- Age Range: 8 - 12 years
- Grade Level: 3 - 7
- Lexile Measure: 0780 (What's this?)
- Series: The Indian in the Cupboard
- Paperback: 240 pages
- Publisher: Yearling (February 9, 2010)
- Language: English
- ISBN-10: 0375847537
- ISBN-13: 978-0375847530
- Product Dimensions: 5.2 x 0.6 x 7.6 inches
- Shipping Weight: 5.6 ounces (View shipping rates and policies)
- Average Customer Review: 1,362 customer reviews
- Amazon Best Sellers Rank: #677 in Books (See Top 100 in Books)
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The Indian in the Cupboard Paperback – February 9, 2010
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"Skyhigh fantasy that will enthrall readers."--Publishers Weekly
"Best novel of the year (1981)."--The New York Times.
Rebecca Caudill Young Reader's Book Award, California Young Reader Medal, Pacific Northwest Young Readers Choice Award, A Virginia Young Readers Award.
From the Hardcover edition.
About the Author
Lynne Reid Banks was evacuated from England to Canada during World War II, and she then returned to England in 1945 to study for the stage. She later became a freelance journalist and playwright and in 1955 became the first female TV news reporter. She has written many books for children, teenagers, and adults, including the bestselling The Indian in the Cupboard adventures.
Top customer reviews
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Omri gets a plastic Indian toy for his birthday which he receives with not much enthusiasm. Things get better when he locks it in his cupboard with a key only to discover that the plastic toy has come alive and is Little Bull, an Iroquois brave. Omri thinks this is cool at first, but soon discovers that Little Bull is not a toy, but an actual person who has had a life. This makes life interesting as he tries to help him out to build a house, find food, etc. and things get distressing when his friend puts a cowboy into the cupboard and he comes to life as well. Can Omri really keep a real live person as a toy?
Daniel really enjoyed this book and I did as well. It was a good fantastical story. I loved how Omri grew through the story and recognized that Little Bear was a person and tried to do what was best for him. My ten year old son Kile also read it and did not enjoy it. I think it’s because he wanted to read his Warrior Cat books and was disturbed it took away time from them. Overall, a unique fantastical story that is very entertaining.
Book Source: The Kewaunee Public Library
In this story a little boy named Omri who is gifted a cupboard and discovers that when he puts little plastic things in it they come alive. This starts with a little Indian named Little Bear who is an Iroquois. Later Omri's best friend Patrick puts a cowboy (Boone) into the magic cupboard who also comes to life. Omri learns that he can't just have a live human as a toy. He also learns that he has some responsibility for this new found friend of his and also Boone.
The part that is so touching and that makes this movie (and book) so meaningful is that Little Bear is willing to teach Omri. He's angry and frustrated to be where he is (a tiny person in a big world, in a different time period etc). He doesn't just get angry and stay angry though. He uses this as a teaching moment and begins to teach Omri about manhood and responsibility. Omri must help Little Bear with the physical things- food, housing, etc while at the same time Little Bear must teach Omri about growing up.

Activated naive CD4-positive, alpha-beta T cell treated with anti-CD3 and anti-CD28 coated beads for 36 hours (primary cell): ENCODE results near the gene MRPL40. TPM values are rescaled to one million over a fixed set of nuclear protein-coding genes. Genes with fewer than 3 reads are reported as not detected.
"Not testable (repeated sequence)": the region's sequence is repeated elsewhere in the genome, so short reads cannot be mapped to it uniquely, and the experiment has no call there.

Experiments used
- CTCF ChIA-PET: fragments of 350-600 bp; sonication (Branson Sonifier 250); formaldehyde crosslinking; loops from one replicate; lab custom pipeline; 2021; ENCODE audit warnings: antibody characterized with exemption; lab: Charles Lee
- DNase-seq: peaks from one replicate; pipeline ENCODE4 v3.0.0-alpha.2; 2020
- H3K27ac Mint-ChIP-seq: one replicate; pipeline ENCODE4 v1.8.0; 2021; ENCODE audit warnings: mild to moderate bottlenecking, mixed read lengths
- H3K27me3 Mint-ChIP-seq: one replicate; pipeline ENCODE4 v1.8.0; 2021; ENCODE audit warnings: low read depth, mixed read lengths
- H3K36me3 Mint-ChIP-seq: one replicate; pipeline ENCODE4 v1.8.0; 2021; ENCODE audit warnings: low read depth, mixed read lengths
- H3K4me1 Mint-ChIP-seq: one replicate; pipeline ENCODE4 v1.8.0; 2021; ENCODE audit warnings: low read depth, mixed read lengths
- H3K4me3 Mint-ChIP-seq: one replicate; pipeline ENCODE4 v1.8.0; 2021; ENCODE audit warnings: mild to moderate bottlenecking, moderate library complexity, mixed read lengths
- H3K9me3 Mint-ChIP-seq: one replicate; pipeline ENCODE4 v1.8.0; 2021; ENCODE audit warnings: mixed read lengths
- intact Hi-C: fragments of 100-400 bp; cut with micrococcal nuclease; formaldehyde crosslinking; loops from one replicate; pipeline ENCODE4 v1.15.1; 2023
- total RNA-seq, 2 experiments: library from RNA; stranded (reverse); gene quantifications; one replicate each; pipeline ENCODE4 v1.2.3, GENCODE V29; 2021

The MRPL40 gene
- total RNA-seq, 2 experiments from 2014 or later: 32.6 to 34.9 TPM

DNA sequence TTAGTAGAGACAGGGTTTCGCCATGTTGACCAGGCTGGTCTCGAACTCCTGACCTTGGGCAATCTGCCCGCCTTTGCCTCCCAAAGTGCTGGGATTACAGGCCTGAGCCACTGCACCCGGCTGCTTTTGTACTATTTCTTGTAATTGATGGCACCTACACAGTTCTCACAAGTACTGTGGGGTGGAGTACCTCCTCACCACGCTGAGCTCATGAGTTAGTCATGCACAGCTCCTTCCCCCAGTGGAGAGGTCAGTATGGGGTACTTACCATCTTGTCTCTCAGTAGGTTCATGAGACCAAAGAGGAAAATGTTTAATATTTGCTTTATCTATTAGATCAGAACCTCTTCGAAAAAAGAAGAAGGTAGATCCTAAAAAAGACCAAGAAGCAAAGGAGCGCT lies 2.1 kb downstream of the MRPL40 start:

While Boone and Patrick are a part of this story they are really a side of this story while the bulk of the story centers around Omri and Little Bear. And in fact they are, in some ways, opposite of Little Bear and Omri. Boone is not as able (or willing?) to teach Patrick about his situation. He is also quick to anger and stay angry rather than using that moment to teach. Additionally, it is Omri who must mostly take care of Boone and make the tough decisions even to the point of sending Little Bear and Boone back home.
By todays standards of being worried about offending everyone and avoiding any and all stereotypes this book might never get published and this movie never get made. That would be a shame.
There is a reason that many of us who read this book or watched this movie as a child are bringing it back into our lives for our children is that it is a classic. One of the things that makes a book a classic or a video a classic is that it has life lessons in it. In this case lessons about responsibility, strength of character, growing into adulthood, respect and more. It is more than just an imaginary story about little people or big people taking care of little people- there are plenty of books like that out there. This book is different because it sparks the imagination and it teaches life lessons and that is what keeps bringing people back to this story.
They love it! They are completely hooked and beg every night for " just one more chapter". This book has caused my 7 year old to rediscover his love for his Lincoln logs, wooden train tracks, and his toy soldiers and Indians. He even pretends that was his closes the door to his locker in his bedroom that the Indians and soldiers have come to life when he opens it. They have also started to say "oh crumbs!" Instead of "oh my gosh!". Oh my gosh is a big pet peeve of mine. Anyways this is great book and has caused great things to happen in our house.
Family friendly, great kid story, draws a kids imagination and has a fun kid drama, with great ambient audio and the actors dont even feel like kid actors they just feel like kids being kids.
Great movie, stands the test of time.
Most recent customer reviews
I would recomend it for poeople 8+ good book good story line